This week, Federal News Radio brings you the Best of the DorobekInsider. This interview originally aired on July 28, 2010.
We talk about teleworking a lot, but it seems there’s a big difference between discussing it and actually putting a system in place that will work for feds.
According to the most recent federal employee survey by the Office of Personnel Management, only 10 percent of feds telework at least one day a week, and 12 percent said that they aren’t even interested in telework.
But the survey found that 23 percent of feds say they aren’t allowed to telework, and 7 percent said they don’t telework because technical issues prevent them from doing so.
Offstein says, in order to get the process going, one has to be able to answer the big question: Why?
“You have to make a business case. To say that telework is there to make employees happy and satisfied — that’s only 20 percent of the issue. The real case, I think, is that a leader has to clearly specify how telework can lead to a competitive advantage. Often, we find that that just isn’t done.”
Security, of course, can be another huge hurdle. Though it varies depending upon the organization, there are examples of organizations that deal with very sensitive information which have successful teleworking programs.
Both contend that, because of this, security should not really be used as an ultimate excuse for not allowing any employees to telecommute.
“In my experience, the biggest hurdles are not usually around technology, but around leadership, change management and dealing with an organizational culture. For example, what we call the ‘out of sight, out of mind syndrome’ — a perception of inequality or unfairness between office workers and teleworkers. Or, perhaps it’s trust issues,” Morwick says.
This is why a lot of the onus on making telework work must fall on the leader.
“I don’t want to use the word ‘overcommunicate’, but a lot of stuff that we take for granted, like the watercooler talk, leaders have to force this issue — through email, picking up the phone, message boards, chat rooms, that type of stuff. Also, we found that the leaders that make telework work would often draft team charters that would really specify the nature [of] why this teleworking team is being put together,” Offstein explains.
He also says that successful telecommuting programs are very results-oriented that have leaders who are focused on the end game, not the process itself.
With the federal government, however, it can often be hard to simply focus on results.
“We’re working against hundreds of years of management by walking around. . . . This is a change in mindset. For telework to work, leaders have to change their mindset to focus on the results and to provide the support systems, technology and otherwise, to make it so that people can get the results. Management by walking around — or leading by walking around — I think those days are done,” Offstein says.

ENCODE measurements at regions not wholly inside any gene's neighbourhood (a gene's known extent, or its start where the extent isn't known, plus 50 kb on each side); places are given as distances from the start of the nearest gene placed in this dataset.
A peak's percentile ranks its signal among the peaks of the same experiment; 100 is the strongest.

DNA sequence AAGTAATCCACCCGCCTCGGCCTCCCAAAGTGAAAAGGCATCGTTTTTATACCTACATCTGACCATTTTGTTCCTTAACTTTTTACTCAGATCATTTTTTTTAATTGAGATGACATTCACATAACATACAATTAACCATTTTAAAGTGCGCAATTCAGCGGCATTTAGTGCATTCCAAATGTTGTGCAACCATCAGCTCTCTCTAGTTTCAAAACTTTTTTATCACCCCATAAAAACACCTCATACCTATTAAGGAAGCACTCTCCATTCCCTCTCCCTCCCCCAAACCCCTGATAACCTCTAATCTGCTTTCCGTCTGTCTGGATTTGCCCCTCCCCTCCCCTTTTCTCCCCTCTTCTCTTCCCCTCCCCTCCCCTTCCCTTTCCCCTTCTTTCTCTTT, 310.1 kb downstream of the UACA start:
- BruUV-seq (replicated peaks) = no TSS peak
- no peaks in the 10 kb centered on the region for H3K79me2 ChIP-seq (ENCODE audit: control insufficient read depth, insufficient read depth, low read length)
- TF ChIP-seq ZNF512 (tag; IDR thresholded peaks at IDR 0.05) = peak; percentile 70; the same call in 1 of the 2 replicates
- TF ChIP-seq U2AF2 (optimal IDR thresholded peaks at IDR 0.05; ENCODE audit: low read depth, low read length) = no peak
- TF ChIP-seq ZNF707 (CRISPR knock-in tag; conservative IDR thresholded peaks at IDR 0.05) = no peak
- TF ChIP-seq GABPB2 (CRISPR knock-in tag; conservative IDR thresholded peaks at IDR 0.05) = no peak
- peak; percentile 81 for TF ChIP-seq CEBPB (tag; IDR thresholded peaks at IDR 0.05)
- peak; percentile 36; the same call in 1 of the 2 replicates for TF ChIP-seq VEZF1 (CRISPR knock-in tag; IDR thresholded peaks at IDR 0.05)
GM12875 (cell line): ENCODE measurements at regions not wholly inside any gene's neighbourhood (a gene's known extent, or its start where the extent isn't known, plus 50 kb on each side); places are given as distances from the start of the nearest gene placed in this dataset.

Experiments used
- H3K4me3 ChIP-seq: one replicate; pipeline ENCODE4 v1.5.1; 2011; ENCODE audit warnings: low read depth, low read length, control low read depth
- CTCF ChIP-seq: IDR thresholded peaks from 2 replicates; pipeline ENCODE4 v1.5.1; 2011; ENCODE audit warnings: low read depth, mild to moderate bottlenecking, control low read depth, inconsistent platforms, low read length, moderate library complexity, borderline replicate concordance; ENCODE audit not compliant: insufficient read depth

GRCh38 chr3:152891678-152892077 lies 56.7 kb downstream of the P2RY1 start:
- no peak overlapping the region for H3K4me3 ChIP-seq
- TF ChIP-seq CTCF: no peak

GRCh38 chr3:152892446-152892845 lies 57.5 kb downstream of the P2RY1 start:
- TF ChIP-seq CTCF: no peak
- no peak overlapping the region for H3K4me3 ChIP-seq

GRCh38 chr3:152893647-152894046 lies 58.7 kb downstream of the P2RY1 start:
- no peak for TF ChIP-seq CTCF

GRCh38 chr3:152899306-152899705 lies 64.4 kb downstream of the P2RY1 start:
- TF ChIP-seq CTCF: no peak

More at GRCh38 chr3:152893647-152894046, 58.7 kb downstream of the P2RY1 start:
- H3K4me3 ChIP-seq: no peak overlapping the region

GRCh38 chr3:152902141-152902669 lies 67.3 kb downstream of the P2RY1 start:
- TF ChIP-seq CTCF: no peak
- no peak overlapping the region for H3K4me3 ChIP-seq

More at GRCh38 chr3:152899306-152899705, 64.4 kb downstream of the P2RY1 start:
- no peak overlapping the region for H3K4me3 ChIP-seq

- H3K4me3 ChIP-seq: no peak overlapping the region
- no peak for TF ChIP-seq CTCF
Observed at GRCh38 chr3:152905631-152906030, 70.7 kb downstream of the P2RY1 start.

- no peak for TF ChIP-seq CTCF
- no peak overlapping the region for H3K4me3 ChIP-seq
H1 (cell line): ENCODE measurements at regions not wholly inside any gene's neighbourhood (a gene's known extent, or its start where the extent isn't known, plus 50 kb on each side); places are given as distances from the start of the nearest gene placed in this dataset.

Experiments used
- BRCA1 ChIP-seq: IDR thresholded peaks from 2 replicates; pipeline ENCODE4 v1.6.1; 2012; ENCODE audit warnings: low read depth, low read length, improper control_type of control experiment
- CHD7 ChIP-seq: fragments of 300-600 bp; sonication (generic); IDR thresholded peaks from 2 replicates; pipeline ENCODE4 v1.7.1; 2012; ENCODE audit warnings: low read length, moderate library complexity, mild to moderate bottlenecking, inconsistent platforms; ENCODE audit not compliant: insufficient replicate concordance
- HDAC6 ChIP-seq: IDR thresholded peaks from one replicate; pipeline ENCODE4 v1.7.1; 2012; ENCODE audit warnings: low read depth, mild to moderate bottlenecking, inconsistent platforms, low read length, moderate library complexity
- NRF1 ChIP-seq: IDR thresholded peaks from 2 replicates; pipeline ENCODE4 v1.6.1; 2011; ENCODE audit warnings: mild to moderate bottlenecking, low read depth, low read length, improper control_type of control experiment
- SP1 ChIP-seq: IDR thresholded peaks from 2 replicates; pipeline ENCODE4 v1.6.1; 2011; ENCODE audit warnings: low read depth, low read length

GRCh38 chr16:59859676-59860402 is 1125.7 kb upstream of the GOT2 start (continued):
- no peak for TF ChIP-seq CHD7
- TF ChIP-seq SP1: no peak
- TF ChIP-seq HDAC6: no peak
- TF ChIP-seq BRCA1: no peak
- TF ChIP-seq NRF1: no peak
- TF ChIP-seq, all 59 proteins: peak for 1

In their book, both authors point out that most employees are ready, willing and, more often than not, able to work from home or a remote location. Therefore, it is up to organization leaders to modernize, think outside of the box and not worry about having so much face-to-face time.
“At the bare bones minimum, you need suprisingly little to actually telework. You simply need an Internet connection. . . . You don’t even need a phone nowadays. . . . So, it really depends, again, on the organization. For example, if you want your teleworkers to be a bit more mobile, then a basic laptop with wireless capability and a cellphone should do. If you want your employees to have access to information after hours, or you want access to your employees at all hours, then, of course, you move to a PDA. If you want to increase their collaboration and productivity, then there’s file sharing. . . . So, it really just depends on the organization and what they expect their employees to do,” Morwick explains.
But what about those numbers from OPM’s survey? About 12 percent of people who took it said they have no interest in working from home or another location. Are these people correct? Should everyone be forced to participate in a teleworking program, if offered?
Both authors say no — and add that those who really want to telework might not be the best candidates, either.
“Some introverts . . . may be the ones that offer to telework . . . but those are the people, because communication is so important, those aren’t the people that you want to telework. You want some extroverted people that are really strong at communication. . . . Communication is the key to making telework work, both between the leader and the employee,” Offstein says.
Recreating the watercooler is also a good idea. Morwick explains that teleworkers should feel as though they have a place to go, despite lacking a cube.
“People feel more connected when they can physically meet someplace, whether it’s the water cooler or just around a cubicle environment. You have to almost, in some cases, recreate that feeling in the virtual environment.”
There are, of course, jobs that just aren’t suited for telework, which both Offstein and Morwick readily acknowledge.
They both advise, too, that an office should probably learn to crawl before trying to walk, so to speak. Offstein says even small moves can lead to big results.
“We suggest . . . maybe doing a pilot program first for [it] to get some traction, and then it can be expanded. So, even if it is one day a week now, if we’re going to win the telework war, you’ve got to begin somewhere.”